The export of Liquefied Natural Gas (LNG) from Nigeria to China, Turkey, India and other countries has risen over the last six months.
Also, the Nigeria Liquefied Natural Gas (NLNG) has replaced six of its 23 vessels to boost gas shipping across the globe.
Other importers of gas from Nigeria are Egypt, Poland, Colombia, Jamaica, Jordan and Pakistan
Sources at the Nigerian Ports Authority (NPA) said a total of 388,000 metric tons of gas was exported through Onne Port in June.
“The liquefied gas was ferried out of the port by six vessels. LNG Adamawa carried 65,000 tons; LNG Oyo-68,000 tons; LNG Niger-68,000 tons; Finnima-II, 77,000 tons; Adam LNG-65,000 tons and LPG Pampero – 45,000 tons.
“In May, no fewer than six vessels exported 389,000 metric tons of gas to the international market,” the official said. Investigation revealed that exported with LNG Lagos II, 77,000 tons; LNG Kano, 68,000 tons; LNG British Sapphire 67,000 tons; LPG Regina, 30,000 tons; LNG Port Harcourt II , 77,000 tons and LNG Concovado, 70,000 tons.
Also, 293,000 metric tons were exported through Onne Port while 274,000 tons were ferried from Warri Port in March and April.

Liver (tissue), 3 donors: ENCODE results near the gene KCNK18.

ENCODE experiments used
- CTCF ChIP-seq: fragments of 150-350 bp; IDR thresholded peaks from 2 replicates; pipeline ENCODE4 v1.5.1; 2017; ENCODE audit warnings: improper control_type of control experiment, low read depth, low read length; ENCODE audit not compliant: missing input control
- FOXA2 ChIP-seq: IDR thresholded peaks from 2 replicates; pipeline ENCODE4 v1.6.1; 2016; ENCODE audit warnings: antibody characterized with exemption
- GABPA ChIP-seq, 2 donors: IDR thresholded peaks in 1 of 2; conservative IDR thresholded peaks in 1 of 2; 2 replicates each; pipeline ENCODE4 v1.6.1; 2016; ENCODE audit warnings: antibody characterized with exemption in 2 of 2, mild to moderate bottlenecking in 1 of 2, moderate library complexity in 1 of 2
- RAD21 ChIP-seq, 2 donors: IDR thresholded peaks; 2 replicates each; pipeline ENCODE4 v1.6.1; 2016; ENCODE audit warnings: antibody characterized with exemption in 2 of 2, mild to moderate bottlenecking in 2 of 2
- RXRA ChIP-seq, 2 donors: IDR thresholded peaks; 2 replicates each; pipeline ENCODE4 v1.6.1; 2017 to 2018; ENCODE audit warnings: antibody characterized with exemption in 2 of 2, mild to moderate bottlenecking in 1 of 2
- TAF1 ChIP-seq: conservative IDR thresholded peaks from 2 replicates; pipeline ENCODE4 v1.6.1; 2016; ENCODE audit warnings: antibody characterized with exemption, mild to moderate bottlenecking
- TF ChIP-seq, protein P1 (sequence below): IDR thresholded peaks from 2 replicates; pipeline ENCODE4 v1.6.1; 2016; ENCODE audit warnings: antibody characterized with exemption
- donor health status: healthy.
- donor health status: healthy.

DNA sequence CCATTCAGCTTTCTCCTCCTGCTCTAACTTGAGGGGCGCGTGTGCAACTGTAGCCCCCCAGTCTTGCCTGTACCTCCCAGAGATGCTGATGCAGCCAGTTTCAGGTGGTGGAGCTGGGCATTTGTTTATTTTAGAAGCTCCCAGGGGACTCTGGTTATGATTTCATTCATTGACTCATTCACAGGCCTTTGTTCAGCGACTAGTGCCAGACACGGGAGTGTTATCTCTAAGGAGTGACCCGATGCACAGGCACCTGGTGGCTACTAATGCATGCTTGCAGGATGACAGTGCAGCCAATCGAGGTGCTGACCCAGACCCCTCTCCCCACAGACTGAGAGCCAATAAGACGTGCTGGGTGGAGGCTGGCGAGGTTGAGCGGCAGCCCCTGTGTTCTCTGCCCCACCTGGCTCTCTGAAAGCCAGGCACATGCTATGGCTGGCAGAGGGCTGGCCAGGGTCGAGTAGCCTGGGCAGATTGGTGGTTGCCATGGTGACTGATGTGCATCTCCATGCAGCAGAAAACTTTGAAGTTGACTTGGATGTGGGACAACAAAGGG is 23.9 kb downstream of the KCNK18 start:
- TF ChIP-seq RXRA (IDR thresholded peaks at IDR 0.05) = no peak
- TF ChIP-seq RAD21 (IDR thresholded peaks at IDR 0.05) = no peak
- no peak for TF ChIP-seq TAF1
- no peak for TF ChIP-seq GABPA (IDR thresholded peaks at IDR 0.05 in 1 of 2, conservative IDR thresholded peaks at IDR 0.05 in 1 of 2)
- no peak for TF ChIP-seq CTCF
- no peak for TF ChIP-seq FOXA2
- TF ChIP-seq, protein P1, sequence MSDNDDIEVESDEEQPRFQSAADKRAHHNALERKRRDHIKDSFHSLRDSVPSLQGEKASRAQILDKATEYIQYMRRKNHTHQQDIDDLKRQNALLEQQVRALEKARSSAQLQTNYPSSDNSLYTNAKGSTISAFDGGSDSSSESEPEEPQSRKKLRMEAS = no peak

At Onne Port, LNG Adamawa carried 65,000 tons; LNG Kano, 68,000 tons; LNG Cross Rivers; LNG Trinity Arrow carried 65,000 tons; and Silver Joan, 65,000 tons.
Similarly, from Warri Port, LNG Ogun shipped 68,000 tons; LNG Kano 65,000 tons; LNG Enugu 68,000 tons; and LNG Maran Gas Agamemnon, 70,000 tons.
Sources also said about 35,000 tons of LNG gas were shipped to other countries from Onne Port in February.
It was also revealed that the product was shipped by LNG Cross Rivers, 65,000 tons; LNG Goodside Goode, 70,000 tons; LNG Pskov, 70,000 tons; MT Aegean Wave, 25,000 tons; LNG Maran Gas Mystras, 65,000 tons and LNG Vuekiy Novgorod, 70,000 tons.
Meanwhile, Nigerian Ports Authority(NPA) has started depending on natural gas and bulk liquid cargoes as means of revenue due to the challenges faced by the ports in the eastern ports, as container and bulk cargo ships abandoned the ports.
Read more: The Nation